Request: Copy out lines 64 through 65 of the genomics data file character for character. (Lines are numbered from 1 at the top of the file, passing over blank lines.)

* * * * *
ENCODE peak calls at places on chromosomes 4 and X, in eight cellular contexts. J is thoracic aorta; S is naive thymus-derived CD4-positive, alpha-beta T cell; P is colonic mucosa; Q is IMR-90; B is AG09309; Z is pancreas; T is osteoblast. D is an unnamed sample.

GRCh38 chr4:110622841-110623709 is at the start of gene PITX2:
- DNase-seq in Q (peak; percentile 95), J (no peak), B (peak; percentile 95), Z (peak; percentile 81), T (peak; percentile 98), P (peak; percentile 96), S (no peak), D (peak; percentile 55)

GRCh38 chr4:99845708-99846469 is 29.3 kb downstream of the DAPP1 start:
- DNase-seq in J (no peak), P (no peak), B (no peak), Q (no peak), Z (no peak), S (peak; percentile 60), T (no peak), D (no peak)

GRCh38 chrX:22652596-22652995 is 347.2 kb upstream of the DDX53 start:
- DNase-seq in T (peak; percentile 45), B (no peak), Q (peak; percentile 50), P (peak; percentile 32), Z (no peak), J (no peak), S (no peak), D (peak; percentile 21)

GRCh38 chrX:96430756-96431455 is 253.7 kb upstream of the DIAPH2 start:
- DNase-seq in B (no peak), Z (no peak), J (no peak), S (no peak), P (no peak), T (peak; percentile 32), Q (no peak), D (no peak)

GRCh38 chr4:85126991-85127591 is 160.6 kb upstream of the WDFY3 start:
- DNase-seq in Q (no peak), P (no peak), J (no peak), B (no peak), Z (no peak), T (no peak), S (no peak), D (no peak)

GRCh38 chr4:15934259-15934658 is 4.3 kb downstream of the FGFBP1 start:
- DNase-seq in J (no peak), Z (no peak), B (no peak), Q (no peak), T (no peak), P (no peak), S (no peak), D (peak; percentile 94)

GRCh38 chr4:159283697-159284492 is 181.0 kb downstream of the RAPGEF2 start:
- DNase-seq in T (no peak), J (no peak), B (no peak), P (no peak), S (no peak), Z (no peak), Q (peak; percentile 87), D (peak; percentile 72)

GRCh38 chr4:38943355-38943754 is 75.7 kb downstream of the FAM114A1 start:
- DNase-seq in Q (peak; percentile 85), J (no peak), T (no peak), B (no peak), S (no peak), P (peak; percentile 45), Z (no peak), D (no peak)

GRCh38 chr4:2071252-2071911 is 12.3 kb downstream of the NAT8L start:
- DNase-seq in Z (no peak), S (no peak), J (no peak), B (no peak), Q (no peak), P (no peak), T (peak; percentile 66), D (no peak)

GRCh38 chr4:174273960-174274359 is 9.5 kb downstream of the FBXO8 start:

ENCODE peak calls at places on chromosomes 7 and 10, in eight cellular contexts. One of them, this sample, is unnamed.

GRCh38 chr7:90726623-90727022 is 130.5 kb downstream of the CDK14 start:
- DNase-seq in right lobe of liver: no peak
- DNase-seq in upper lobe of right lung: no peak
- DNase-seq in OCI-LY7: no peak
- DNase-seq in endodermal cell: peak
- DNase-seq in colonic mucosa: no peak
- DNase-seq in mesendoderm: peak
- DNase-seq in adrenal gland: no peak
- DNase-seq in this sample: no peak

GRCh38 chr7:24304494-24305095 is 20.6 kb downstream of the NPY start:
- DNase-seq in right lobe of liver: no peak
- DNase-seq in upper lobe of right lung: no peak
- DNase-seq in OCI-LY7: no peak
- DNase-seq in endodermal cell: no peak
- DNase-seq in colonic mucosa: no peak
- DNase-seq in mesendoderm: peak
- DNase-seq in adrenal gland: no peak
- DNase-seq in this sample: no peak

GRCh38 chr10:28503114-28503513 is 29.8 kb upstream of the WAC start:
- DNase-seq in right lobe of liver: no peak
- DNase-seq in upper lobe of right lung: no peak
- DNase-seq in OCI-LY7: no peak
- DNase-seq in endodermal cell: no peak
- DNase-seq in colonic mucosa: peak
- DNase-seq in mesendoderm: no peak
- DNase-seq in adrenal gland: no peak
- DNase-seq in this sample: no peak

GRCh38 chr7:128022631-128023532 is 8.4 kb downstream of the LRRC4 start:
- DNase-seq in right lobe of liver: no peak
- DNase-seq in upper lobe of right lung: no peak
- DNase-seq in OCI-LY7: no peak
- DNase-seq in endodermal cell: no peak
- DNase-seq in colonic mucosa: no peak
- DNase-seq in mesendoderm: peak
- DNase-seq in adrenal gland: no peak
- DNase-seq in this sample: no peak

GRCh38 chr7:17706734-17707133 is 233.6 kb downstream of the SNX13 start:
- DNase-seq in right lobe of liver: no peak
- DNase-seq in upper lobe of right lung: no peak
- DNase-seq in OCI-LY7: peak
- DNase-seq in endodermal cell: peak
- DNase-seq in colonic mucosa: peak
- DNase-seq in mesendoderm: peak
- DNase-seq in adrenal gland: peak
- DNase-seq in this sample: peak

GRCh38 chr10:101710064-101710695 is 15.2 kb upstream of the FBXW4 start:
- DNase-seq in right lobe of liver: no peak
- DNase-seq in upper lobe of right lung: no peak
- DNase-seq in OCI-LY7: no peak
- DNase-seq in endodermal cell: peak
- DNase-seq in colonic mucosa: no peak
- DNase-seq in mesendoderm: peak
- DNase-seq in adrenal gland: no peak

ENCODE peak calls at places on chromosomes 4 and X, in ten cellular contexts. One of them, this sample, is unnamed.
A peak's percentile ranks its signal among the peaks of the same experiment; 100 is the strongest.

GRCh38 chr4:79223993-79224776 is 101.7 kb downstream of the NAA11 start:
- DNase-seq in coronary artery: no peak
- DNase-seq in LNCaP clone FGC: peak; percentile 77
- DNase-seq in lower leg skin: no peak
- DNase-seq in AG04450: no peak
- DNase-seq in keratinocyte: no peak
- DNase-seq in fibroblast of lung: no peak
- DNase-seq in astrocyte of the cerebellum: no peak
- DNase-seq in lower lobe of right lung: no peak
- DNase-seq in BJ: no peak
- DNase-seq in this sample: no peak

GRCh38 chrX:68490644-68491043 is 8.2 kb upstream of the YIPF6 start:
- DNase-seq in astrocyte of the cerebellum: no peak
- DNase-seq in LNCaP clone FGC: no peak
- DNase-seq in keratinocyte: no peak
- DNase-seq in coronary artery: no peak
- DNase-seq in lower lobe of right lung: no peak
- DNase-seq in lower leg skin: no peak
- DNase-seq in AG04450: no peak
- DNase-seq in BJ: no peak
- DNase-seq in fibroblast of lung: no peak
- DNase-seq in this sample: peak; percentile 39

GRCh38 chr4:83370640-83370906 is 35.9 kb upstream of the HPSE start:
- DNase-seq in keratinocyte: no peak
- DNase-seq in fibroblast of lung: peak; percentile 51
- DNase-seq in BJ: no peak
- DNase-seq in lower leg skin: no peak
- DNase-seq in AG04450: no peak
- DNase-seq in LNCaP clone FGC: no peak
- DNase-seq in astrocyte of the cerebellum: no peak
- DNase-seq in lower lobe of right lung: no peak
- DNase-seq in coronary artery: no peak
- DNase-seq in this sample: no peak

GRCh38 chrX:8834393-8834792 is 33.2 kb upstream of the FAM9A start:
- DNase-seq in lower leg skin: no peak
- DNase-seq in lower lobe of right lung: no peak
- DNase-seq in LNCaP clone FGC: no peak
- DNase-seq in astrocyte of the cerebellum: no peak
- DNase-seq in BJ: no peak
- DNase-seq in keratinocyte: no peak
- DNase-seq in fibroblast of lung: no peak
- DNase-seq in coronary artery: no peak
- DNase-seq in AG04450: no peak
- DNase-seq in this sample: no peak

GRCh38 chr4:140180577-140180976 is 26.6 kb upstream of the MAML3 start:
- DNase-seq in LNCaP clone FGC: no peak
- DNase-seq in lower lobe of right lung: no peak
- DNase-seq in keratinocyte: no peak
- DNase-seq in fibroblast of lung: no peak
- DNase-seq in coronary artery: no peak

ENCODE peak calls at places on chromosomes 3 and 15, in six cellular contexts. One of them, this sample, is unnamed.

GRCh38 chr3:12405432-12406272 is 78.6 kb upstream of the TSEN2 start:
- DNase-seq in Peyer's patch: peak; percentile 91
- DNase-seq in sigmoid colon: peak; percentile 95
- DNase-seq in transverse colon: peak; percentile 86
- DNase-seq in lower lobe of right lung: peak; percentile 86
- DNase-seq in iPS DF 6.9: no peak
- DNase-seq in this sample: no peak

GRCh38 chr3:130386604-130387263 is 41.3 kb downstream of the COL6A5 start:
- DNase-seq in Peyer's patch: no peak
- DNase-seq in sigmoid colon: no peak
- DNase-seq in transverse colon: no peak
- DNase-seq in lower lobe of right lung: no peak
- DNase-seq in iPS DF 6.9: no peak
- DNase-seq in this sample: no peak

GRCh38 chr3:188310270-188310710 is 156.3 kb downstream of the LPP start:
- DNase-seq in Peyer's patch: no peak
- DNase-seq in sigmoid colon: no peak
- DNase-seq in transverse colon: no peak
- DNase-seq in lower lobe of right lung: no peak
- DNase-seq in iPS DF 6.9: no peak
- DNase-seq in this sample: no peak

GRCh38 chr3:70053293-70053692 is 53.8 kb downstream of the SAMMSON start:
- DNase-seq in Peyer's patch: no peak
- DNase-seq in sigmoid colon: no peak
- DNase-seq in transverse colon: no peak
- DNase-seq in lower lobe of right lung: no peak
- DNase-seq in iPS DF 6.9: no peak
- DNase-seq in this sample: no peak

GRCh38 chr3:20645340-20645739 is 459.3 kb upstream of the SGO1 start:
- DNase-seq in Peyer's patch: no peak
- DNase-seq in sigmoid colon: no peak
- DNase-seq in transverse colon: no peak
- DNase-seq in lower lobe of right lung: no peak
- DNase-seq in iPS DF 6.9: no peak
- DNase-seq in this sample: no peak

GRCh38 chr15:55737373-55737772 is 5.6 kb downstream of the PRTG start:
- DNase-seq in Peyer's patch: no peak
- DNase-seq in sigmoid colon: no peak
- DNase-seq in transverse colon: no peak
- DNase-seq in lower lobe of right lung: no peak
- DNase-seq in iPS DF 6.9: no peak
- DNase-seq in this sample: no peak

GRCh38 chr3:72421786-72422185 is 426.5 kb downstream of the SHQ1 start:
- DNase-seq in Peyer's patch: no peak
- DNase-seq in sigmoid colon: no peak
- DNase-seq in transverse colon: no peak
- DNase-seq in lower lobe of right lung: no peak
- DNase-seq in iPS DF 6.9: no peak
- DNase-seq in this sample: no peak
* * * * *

- DNase-seq in mesendoderm: peak
- DNase-seq in adrenal gland: peak